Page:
Roger's Blog : August 21, 2020
Fingerboard Cleaning and Oiling:
Everything You Could Ever Want to Know.
Based on years of working on guitar...since 1972.
Maple boards are easy to care for as they almost always have a finish on them to keep the maple clean looking. Any light, non abrasive guitar polish or any good glass cleaner (Windex (Foaming spray can is best), Perfect Glass etc.) is all you need. It will clean the frets at the same time. Scrubbing with a soft old toothbrush is all you need. Protect the body of the guitar from splashes with paper towels while spraying and scrubbing. Wipe the board and frets dry with paper towels and you are good to go.
Unfinished Fingerboards (rosewoods, ebony, etc)
Here we have the multiple needs of cleaning frets and fingerboards, and oiling the fingerboard. In most cases this only needs to be done once or twice a year at most.
To clean excess gunk from a fingerboard, do not use steel wool unless you have a real workbench and a good vacuum. Thoroughly tape off the pickups so the steel wool dust does not cling to pickup magnets. Use Liberon 0000 steel wool and then vacuum all of the residual steel dust off the guitar and the workbench
As a substitute for steel wool, 3M makes an alternative product: Scotch- Brite Pads. Use the White, which is the least abrasive.
Most processes for cleaning frets involve protecting the wood from the agent used to polish the metal. This can be achieved by either taping up the fingerboard with masking tape or using a shield similar to this:
Used with a little bit of metal polish on a small cloth, this will make your frets look like new.
Oiling the fingerboard helps keep the fingerboard from drying out, especially ebony, which is more prone to cracking in dry conditions than rosewoods. When oiling a fingerboard, coat the entire board and then immediately wipe all the excess off. Do not let it soak in.
The most commonly used product and the one to NEVER USE is any kind of Lemon Oil product. Lemon oil products are basically mineral oil with lemon color and fragrance added, along with chemical drying agents. Although the fingerboard will look beautiful when first applied, the drying agents will eventually dry out the wood more than if you had never oiled it in the first place.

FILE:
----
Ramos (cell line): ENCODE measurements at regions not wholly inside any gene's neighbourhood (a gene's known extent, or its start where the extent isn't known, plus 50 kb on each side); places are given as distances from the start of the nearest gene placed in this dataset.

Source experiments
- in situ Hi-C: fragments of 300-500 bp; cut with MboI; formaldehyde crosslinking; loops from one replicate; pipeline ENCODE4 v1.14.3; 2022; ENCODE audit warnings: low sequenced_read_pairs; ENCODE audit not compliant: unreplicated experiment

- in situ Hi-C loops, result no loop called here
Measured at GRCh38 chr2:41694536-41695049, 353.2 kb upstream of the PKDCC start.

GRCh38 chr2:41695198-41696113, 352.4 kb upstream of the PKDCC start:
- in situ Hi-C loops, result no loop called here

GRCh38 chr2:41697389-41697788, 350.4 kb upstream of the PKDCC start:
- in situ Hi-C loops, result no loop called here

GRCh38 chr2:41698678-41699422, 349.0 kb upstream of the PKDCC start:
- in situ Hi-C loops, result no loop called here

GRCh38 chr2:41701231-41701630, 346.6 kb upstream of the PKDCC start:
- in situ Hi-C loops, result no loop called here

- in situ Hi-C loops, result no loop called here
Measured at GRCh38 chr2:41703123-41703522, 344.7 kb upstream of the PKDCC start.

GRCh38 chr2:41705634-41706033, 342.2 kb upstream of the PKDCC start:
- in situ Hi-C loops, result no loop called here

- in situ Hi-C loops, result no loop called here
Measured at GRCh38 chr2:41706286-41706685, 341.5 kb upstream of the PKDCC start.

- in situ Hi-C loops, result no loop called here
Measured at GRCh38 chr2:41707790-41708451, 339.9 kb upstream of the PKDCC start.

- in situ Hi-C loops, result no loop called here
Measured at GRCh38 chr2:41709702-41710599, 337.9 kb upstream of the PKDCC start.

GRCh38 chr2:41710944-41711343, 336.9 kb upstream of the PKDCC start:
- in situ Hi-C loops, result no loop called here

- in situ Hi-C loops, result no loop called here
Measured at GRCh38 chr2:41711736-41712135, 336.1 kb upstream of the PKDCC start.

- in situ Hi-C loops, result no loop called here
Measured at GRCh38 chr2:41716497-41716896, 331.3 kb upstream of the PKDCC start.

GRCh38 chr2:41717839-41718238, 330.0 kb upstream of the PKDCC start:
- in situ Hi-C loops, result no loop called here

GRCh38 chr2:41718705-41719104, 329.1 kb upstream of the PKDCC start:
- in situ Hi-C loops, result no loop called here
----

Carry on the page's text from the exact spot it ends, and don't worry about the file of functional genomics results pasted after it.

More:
My preferred product has always been boiled linseed oil. Smaller size bottles will be available from art supply shops than hardware stores. Buy the smallest size you can. The only caveat with linseed oil is the potential for spontaneous combustion. Any rags used to apply or dry off linseed oil should be put in a zip lock bag with water and placed outside your home immediately. NOTE: This is not a joke out of Spinal Tap!
I recommend some newer oils on the market that do not have the risk of spontaneous combustion.
Music Nomad F-One oil
Planet Waves Hydrate
All in one products:
There are some newer products that combine fret polishing and fingerboard oiling in one.
Developed by guitar tech Jimmy Johnson (RIP), it is a pre-oiled cloth that will both clean the frets and fingerboard and oil the board at the same time. After doing the entire fingerboard, use paper towels and keep rubbing the board until no more “black” appears on the paper towel. At that point you can restring. Cut the cloth into 4 equal pieces. Use the ¼ piece over and over until it gets too dry. Keep them stored in a small zip lock bag.
Fret butter is similar to Gorgomyte, but it is a bit wetter and takes much more paper towel rubbing to remove the excess. But it really works very well.
Well, this turned out to be a longer dissertation than I expected but I think I covered all the “basses” and the guitars as well.